• Improvement of Central Karakoram National Park (CKNP) Management System as Model for Mountain Ecosystems in Northern Pakistan

    Central Karakorum National Park (CKNP) has been the focus of the Pakistan-Italy Debt for Development Swap Agreement (PIDSA). After five years of research and field investigations, a management plan was developed, later followed by an operational plan. Subsequently, both documents received official approval from the Gilgit Baltistan (GB) Government in 2015.

  • Generating Global Environmental Benefits from improved decision making systems and local planning systems

    The newly launched Global Environmental Benefits (GEB) project is in full conformity with the needs and priorities of not only the Government of Pakistan but also with the priorities of GEF and UNDP. It falls under the GEF -5 Focal Area of Cross-Cutting Capacity Development, addressing all of its five objectives but notably the second, ‘to generate, access and use information and Knowledge’ and the third, ‘to strengthen capacities to develop policy and legislative frameworks’. The project also sits neatly with the UNDP strategic priority of ‘Strengthened national capacities to mainstream environment and energy concerns into national development plans and implementation systems’ and with its country programme outcome: ‘Commitments under global conventions on biodiversity implemented’. In fact, there is a strong convergence of interests in enabling Pakistan to secure the sustainability of its long-term economic development by protecting its natural resource base and to enhance its global contribution to environment and sustainable development

  • Snow Leopard and Ecosystem Protection Programme

    The overall aim of the project is to promote a landscape approach for the survival of snow leopard and its prey species in Northern Pakistan by reducing threats and applying sustainable land and forest management in critical habitats.

  • Sustainable Forest Management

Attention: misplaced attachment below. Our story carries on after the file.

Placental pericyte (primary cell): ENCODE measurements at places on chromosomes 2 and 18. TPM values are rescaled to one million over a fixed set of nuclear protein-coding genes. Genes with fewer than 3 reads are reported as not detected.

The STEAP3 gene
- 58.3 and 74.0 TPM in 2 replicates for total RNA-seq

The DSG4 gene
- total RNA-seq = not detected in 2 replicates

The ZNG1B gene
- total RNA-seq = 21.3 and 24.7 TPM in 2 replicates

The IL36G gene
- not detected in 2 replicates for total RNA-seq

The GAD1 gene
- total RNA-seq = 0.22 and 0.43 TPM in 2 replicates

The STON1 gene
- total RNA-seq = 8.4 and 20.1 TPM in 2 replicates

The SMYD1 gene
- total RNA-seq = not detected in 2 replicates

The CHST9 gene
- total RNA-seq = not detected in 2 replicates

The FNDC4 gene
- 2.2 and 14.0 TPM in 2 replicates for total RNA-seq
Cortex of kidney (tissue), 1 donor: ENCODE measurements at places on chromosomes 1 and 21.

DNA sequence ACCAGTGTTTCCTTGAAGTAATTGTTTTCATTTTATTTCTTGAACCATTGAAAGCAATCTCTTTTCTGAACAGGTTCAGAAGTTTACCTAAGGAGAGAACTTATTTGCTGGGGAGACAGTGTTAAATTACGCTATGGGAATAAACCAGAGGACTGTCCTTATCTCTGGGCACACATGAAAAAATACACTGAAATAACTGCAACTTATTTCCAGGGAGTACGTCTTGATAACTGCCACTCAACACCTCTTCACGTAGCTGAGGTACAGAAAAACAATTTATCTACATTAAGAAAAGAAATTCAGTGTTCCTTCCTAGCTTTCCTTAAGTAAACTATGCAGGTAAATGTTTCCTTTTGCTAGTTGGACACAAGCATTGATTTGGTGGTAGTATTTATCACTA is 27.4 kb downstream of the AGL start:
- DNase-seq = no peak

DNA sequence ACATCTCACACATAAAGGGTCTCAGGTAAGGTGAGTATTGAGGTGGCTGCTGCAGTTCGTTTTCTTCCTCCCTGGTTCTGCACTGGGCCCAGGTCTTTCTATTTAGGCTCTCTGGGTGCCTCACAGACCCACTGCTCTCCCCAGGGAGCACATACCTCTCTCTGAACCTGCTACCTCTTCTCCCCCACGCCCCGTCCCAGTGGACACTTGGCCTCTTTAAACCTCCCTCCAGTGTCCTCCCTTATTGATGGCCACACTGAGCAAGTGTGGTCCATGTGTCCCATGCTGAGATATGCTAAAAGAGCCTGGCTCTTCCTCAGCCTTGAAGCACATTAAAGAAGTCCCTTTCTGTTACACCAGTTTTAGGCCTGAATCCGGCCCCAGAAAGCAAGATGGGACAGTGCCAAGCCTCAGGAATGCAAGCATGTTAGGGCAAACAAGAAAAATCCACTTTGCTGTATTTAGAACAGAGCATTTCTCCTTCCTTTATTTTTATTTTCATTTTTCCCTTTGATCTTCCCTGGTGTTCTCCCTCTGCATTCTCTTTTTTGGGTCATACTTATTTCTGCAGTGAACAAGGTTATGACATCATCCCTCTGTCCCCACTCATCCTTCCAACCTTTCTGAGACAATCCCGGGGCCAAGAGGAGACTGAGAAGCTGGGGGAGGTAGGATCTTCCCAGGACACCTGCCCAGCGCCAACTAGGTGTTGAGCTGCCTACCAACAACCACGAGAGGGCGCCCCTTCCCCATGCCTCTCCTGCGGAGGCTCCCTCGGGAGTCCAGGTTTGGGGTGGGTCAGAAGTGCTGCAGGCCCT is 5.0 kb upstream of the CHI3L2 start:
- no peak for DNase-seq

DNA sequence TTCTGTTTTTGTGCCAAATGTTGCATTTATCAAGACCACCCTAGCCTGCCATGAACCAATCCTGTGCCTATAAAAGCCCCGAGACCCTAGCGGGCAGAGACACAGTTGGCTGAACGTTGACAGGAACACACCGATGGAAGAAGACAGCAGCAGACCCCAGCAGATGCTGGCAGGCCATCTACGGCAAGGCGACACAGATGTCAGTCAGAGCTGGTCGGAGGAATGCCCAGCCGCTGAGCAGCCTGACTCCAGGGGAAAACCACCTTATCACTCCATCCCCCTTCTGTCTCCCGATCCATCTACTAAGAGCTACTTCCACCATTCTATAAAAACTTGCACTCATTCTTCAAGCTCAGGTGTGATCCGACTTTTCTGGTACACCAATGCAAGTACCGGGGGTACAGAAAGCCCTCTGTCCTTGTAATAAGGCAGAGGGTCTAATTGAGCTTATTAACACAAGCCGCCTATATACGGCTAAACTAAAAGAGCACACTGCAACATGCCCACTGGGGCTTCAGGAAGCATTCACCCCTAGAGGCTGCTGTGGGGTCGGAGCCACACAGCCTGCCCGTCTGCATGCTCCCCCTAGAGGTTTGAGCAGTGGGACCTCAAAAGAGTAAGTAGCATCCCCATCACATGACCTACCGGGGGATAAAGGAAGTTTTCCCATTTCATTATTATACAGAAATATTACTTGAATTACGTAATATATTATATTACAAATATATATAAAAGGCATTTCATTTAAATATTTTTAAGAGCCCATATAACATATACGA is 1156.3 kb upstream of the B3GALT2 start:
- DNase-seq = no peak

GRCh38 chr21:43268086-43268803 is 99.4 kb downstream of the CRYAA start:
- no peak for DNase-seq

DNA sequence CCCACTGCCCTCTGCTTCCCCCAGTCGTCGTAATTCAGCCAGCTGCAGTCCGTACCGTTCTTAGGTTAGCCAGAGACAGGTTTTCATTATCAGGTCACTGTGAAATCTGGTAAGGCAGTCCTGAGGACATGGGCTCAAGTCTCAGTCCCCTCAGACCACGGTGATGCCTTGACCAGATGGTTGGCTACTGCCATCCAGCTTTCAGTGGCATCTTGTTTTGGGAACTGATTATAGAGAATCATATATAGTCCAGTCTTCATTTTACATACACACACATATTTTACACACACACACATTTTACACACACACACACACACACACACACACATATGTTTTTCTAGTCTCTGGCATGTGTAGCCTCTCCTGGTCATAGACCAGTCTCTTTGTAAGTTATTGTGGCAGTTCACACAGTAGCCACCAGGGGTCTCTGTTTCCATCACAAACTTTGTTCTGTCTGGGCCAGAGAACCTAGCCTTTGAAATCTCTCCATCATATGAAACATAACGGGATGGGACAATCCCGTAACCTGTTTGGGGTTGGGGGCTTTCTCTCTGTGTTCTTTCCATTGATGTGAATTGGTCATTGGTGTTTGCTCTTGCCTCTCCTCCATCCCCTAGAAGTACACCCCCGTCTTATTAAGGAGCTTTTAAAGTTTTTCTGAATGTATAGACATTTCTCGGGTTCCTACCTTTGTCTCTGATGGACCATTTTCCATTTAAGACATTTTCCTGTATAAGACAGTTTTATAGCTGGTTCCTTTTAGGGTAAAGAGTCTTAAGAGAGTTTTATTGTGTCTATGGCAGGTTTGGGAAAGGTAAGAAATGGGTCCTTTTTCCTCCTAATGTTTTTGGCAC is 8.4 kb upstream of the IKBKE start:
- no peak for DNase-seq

Sustainable forest management is a means of protecting forests whilst offering direct benefits to people and the environment. It contributes to local livelihoods and offers environmental benefits such as carbon sequestration and conserving water, soil and biodiversity.

  • Sustainable Land Management Programme to Combat  Desertification in Pakistan (SLM) - Phase II

    The SLM programme (Phase I) paved the way towards using a long-term programmatic and results-based approach to combatting desertification and land degradation over entire landscapes in Pakistan. In Phase II, this is being scaled up to ensure sustainable management of land and natural resources in arid and semi-arid regions so that ecosystem functionality and critical ecosystem services are enhanced.

  • Comprehensive Reduction and Elimination of Persistent Organic Pollutants in Pakistan

    During Pakistan’s green revolution in the 1950s chemical pesticides were widely promoted and used without clear understanding of the impact of POPs. Although laws related to the storage, transportation and application of chemical pesticides were passed in 1971 and 1973, poor governance and a lack of implementation mechanisms have rendered them ineffective.

UNDP Around the world

You are at UNDP Pakistan 
Go to UNDP Global